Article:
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Top-to-Bottom Makeover
With Little Fanfare, Bldg. 37 Remodels

By Carla Garnett

On the Front Page...

Bldg. 37 was originally completed 30 years ago. Current modernization is being conducted floor by floor, pending availability of funds each year.

Compared to the other construction projects going on in every campus quadrant, the improvements being made to Bldg. 37 are relatively quiet and disruption-free. That's because the 6-story building is being redone top to bottom, floor by floor, while its occupants work inside.


"We have been well informed in advance of each phase," said Dr. Claude Klee, chief of NCI's Laboratory of Biochemistry, which is currently located on the 4th floor, but will soon move to the newly renovated 6th floor of Bldg. 37. "Aside from a couple of power outages, we have not had any serious problems. However, the major construction has not really started yet, so it may be too early to say. So far, interruptions have been minimal."

Over the next 8 years, the building will be completely modernized, transforming all of its 30-year-old labs into top-notch research facilities for the National Cancer Institute. Originally completed in 3 years as part of a 3-building construction medley in November 1968, Bldg. 37 -- at about 262,500 square feet -- was the largest of the 35-36-37 triangle-shaped complex to be finished that year. Its price tag was a little more than $9.9 million.

Keeping in mind the nature of research and its fluctuations, current modernization will stress flexibility, according to the project's architect.

"The laboratories will be updated to provide a flexible, modular space that will allow easy alterations based on changes in user requirements and technological advances," explained Paul Grzeszczak of Flad & Associates architectural firm. In addition, all utilities will be updated, and health, safety and security issues will be addressed. "The lab environment will have access to natural light," he noted, "and promote creativity and productivity through increased opportunities for communication."

Preparing to excavate for the new north tower, construction workers on
the Bldg. 37 renovation project install pilings to shore up the site.

Estimated cost of the project is expected to top $80 million by its fall 2005 completion date. Although early yet -- the project officially began last December, but really swung into high gear in June -- building planners have already met for general consultations with researchers who occupy Bldg. 37. As individual floors are prepared for construction, lab users on those floors will join discussions on ironing out the details for particular labs.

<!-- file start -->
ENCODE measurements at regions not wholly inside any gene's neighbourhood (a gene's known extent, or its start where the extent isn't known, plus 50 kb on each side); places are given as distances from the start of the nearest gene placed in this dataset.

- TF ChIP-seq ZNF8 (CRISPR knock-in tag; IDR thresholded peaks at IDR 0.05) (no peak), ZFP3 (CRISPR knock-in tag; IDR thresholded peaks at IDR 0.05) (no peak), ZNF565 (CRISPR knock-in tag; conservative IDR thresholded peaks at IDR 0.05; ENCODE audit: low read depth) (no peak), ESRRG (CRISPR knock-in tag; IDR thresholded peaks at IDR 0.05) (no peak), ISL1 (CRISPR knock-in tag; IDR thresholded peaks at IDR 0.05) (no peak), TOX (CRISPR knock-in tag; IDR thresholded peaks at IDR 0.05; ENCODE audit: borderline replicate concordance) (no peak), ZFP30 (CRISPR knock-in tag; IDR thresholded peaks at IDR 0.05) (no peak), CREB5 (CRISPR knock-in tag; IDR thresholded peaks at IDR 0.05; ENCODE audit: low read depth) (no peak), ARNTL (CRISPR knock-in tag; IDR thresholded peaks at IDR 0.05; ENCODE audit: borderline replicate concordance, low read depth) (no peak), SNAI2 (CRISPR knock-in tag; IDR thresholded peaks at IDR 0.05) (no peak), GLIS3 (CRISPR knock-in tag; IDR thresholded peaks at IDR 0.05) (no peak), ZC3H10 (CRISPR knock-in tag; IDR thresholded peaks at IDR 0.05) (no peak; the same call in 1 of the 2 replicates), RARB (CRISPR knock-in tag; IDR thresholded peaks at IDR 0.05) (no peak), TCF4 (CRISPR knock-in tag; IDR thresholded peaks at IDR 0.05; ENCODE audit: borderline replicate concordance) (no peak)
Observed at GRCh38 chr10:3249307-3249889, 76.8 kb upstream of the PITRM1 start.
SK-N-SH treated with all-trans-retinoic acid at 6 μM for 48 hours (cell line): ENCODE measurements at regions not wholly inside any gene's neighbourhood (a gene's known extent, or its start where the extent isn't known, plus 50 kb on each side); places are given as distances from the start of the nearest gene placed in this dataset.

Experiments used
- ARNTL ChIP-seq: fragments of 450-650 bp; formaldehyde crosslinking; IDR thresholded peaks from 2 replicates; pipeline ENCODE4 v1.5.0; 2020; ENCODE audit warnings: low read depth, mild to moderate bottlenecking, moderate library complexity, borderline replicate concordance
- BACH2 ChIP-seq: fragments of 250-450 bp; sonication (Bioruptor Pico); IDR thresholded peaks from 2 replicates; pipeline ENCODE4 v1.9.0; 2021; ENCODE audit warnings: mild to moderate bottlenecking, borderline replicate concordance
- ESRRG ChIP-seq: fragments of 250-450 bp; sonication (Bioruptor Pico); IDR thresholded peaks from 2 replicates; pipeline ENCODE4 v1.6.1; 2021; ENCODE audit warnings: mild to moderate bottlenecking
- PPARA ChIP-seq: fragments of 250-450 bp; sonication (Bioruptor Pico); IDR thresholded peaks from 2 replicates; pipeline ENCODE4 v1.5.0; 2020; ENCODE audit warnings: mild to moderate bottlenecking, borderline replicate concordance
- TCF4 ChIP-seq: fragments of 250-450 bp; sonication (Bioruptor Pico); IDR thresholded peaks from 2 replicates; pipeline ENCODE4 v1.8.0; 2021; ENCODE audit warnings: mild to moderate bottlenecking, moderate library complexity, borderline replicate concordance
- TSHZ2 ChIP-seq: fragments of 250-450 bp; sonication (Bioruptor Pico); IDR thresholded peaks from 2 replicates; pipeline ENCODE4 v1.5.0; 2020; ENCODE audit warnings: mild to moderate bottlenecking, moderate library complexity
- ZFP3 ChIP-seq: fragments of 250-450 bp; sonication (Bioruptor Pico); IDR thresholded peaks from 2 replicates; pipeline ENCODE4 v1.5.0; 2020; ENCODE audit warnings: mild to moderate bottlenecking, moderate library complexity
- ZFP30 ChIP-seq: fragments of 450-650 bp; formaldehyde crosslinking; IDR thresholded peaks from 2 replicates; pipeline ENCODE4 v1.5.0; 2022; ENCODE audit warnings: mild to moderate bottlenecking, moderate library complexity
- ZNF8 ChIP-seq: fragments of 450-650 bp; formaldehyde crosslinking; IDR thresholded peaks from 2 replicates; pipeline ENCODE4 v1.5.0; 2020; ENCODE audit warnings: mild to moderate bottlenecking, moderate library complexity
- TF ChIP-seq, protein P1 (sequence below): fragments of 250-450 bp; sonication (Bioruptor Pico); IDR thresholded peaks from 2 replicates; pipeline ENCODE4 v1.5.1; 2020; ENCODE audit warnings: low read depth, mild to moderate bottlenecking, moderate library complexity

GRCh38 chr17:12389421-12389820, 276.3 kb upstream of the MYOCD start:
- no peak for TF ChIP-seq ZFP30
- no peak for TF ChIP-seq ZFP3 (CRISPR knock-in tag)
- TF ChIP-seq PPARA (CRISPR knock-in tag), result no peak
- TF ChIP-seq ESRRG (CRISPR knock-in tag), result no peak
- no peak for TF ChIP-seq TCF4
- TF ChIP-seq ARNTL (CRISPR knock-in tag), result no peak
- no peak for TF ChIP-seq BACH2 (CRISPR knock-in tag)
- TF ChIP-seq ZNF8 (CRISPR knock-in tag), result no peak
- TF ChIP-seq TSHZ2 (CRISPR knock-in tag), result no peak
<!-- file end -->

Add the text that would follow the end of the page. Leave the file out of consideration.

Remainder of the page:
"We are getting completely renovated labs," said Klee, whose area will be among the first to experience renovations firsthand. "They are going to be open labs, which is supposed to give us a bit more space. We won't really be able to tell until we put all the furniture and things in the rooms whether we will have any additional space. We are interacting well with the architects now, working on the plans."

DES Project Officer
Solange Rangel

According to Project Officers Solange Rangel and Maimon Levy of the Division of Engineering Services, Office of Research Services, building planners hope to complete one floor per year. Most of the first few months will be spent updating and relocating the utilities systems. Current utilities systems -- located in the basement -- will continue to serve throughout the renovation, Rangel said, but new heating, ventilation and air conditioning systems are being installed in a new rooftop mechanical room, as well as an improved electrical system. As each floor is remodeled, it will be disconnected from the basement and integrated into the new mechanical system above.

Replacing offices in the basement of the building will be animal research facilities currently housed on the 6th floor, said Rangel. Construction workers were putting the finishing touches on the animals' new dwelling in the basement -- which will feature 9 holding rooms, 3 procedure rooms and several other support areas including reception and quarantine rooms -- in mid-September.

This 3-dimensional model shows the building's new southeast corner. Weeks ago, a temporary parking lot was paved and the shuttle bus stop was moved -- two of the relatively painless changes caused
by the remodeling project so far.

Bldg. 37 is also gaining a few improvements to its outside, with the addition of two exterior towers to house restroom facilities, stairwells and elevators. Groundbreaking for the phase occurred in August. Rangel is also quick to credit other key players in the modernization: the White-Turner Contracting Co., with Scott McMahon serving as project manager, and Charles E. Smith Management Construction, which has been retained as the development manager, with Project Manager Frank Piatkowski.

The temporary parking lot is located on the west side of campus, closer to Old Georgetown Rd.

The newly redone building will also share with its nascent neighboring project -- the Vaccine Research Center being constructed directly northeast -- a cleverly redesigned driveway and shuttlebus turn.

"This project has elements of both new construction and phased renovation -- each of which has its specific challenges," concluded Grzeszczak. "The new construction challenges have been in coordinating a vast network of existing and new utilities and tying into an existing building aesthetic that is very modern and simple."

An artist's rendering of the future Bldg. 37 shows one of two new towers that will flank the structure.

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